Smoke pours from the chamber of a coffee roaster on Zions View Road as a 56-year-old grandmother reaches for the nearest fan, tucked near a 150-pound burlap sack of beans from Ethiopia.
On this 90-degree summer day, Sherry Dunbar of My Coffee Guru is nearly roasting herself along with the batch of Colombian simmering in the two-room backyard facility -- a $20,000 investment -- where she browns, packages and taste tests beans from across the globe.
Now and then, she casts a glance at the vast manufacturing center in the distance, framed by her tiny shop window in East Manchester Township.
Dunbar knows that building -- one that seemed to spring up out of no where in her neighborhood during the 1990s.
Rumor had it, some company called "Starbucks" was building a factory.
"At the time, nobody really knew what Starbucks was," said Dunbar of the Seattle-based coffee giant.
The high school graduate -- recently laid off from her job -- applied for a job at the neighborhood plant, where she was hired as a roaster.
After just four years, she earned the title of official taste tester for the East Coast. The gig took her to Costa Rica to visit coffee farms, to Switzerland to meet buyers and to Amsterdam to fill in for a sick co-worker.
She slurped and spit Starbucks by the spoonful, a java tasting technique called "cupping," while collecting a salary of more than $50,000, with just a high school diploma.
Then, in June 2008, it hit her like the bold taste of a Turkish roast.
Her position, like many during the early days of the recession, had been eliminated. Starbucks, she said, freed up a job in one of its retail stores.
"It was hard to be angry at Starbucks," she said. "Looking over my career, I went places I never would have gotten to go."
And the timing was perfect -- as far as layoffs go.
Dunbar focused her time on her younger sister who had fallen ill with Sjögren's Syndrome, an autoimmune condition that attacks the liver.
"I was trying to do things to cheer her up. We just kind of laughed about Starbucks," Dunbar said. "Getting laid off was like nothing compared to what she was going through."
The former coffee specialist couldn't do much of anything anyway. She had signed a non-compete agreement that banned her from doing any work similar to that of her former employer for 18 months.
During that time, she traveled to University of Pittsburgh Medical Center to donate a portion of her liver to her sister.
Following recovery, Dunbar got back in the game, working with what she had: a severance package, her trained taste buds and some completed business and accounting courses at Penn State York.
Her dream of finishing college was put on hold as she and her husband, an engineer at Voith Hydro, invested $20,000 in equipment, beans and the roasting facility where she spends at least 40 hours each week.
Still, her main sales channel -- Internet orders -- hasn't taken off as expected.
"Some weeks, I don't get any," she said. "Some weeks, I get four. ... I'm paying my bills, but I still need to make more of a profit."
My Coffee Guru's first big customer was the cafe inside Penn State York's library, Dunbar said.
About a year ago, A Little Bit of Heaven in Spring Grove started using her beans as it's main source of coffee, said the shop's co-owner Kim Hersh.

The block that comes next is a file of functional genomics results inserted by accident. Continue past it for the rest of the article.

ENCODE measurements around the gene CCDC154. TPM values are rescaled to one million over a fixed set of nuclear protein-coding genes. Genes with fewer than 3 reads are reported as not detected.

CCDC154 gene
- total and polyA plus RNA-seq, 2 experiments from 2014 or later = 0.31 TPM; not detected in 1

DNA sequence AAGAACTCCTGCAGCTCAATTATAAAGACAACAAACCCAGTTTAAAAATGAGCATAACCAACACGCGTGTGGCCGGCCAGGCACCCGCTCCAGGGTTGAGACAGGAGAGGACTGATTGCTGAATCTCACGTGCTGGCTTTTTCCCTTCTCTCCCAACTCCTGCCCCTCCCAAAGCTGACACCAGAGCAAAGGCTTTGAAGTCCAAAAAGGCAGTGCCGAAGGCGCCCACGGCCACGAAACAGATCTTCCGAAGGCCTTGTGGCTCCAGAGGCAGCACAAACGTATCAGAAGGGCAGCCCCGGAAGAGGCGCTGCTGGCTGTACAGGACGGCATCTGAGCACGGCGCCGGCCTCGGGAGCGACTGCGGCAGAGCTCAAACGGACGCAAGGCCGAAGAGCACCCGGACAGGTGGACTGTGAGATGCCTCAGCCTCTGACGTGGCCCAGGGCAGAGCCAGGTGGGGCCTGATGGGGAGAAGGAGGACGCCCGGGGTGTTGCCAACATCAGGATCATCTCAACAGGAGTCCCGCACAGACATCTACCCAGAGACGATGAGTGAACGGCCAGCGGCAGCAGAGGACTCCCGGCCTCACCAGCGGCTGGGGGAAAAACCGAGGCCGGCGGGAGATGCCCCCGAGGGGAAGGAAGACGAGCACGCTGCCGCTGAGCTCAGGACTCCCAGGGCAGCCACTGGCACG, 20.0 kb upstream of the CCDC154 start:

The coffee shop, located on North Main Street, heard about Dunbar's operation from a fellow member of the newly formed Spring Grove Chamber of Commerce.
"One of the board members bought her coffee personally and recommended that we try it," Hersh said. "We did, and it's phenomenal."
They stopped their orders with a Virginia coffee company and haven't looked back.
"From what I understand -- what my customers tell me -- her beans don't have the bite at the end," Hersh said. "It's smooth. It doesn't have that bitter bite."
In Gettysburg, Mom's Coffeepot owner Mary Eastman searched for a new bean supplier after learning six months ago that Green Mountain, a bulk supplier, was no longer catering to small coffee houses.
"We probably tried six different companies, and our customers were the happiest with hers," Eastman said. "We had Green Mountain and hers, and we kind of did taste tests."
Other vendors include Sunrise Soap Co. in York and Mayapple Market in West York.
The coffees, she said, taste nothing like Starbucks.
"I stay away from their blends," she said. "Plus, I don't remember them after three years ... and I want to keep myself out of trouble."
Samples of those beans sit in 8-ounce cups on the table in Dunbar's quality control area adjoining the roasting room.
This time, she's slurping and spitting her own roasts, testing for acidity and flavor.
"You kind of build a tolerance to caffeine," Dunbar said. "My first couple years doing this, I was hyper. I cut myself off at a certain point so I can sleep at night."
The goal, she said, is to sell 25 pounds each day of coffee at about $9.50 per pound on average.
She isn't discouraged with the slow start, she said.
Afterall, Starbucks wasn't built in a day.
"Everybody has a coffee story," she said. "People can connect with coffee."
Colombia: A single origin coffee from South America with an overall smooth taste. No single attribute (acid, body or aroma) overpowers the other. Great with any food, any time.
Costa Rica: A single-origin coffee from Central America, lightly roasted with a tart/ tangy acid. This coffee has a low body with a crisp, palate-cleansing, citrus-like finish.
Guru Gourmet Blend: Dunbar's blend of coffees from Central America and Africa. Mild acid and body with a smooth finish.
Guatemala: Made with beans from Central America grown at 4,500 feet above sea level. Contains a slight hint of dark cocoa at the finish.
Sumatra: A single-origin coffee from the Indonesian region. Roasted on the dark end to bring out the earthy/herbal attributes. Contains low acid, big body, mild herbal/earthy finish.
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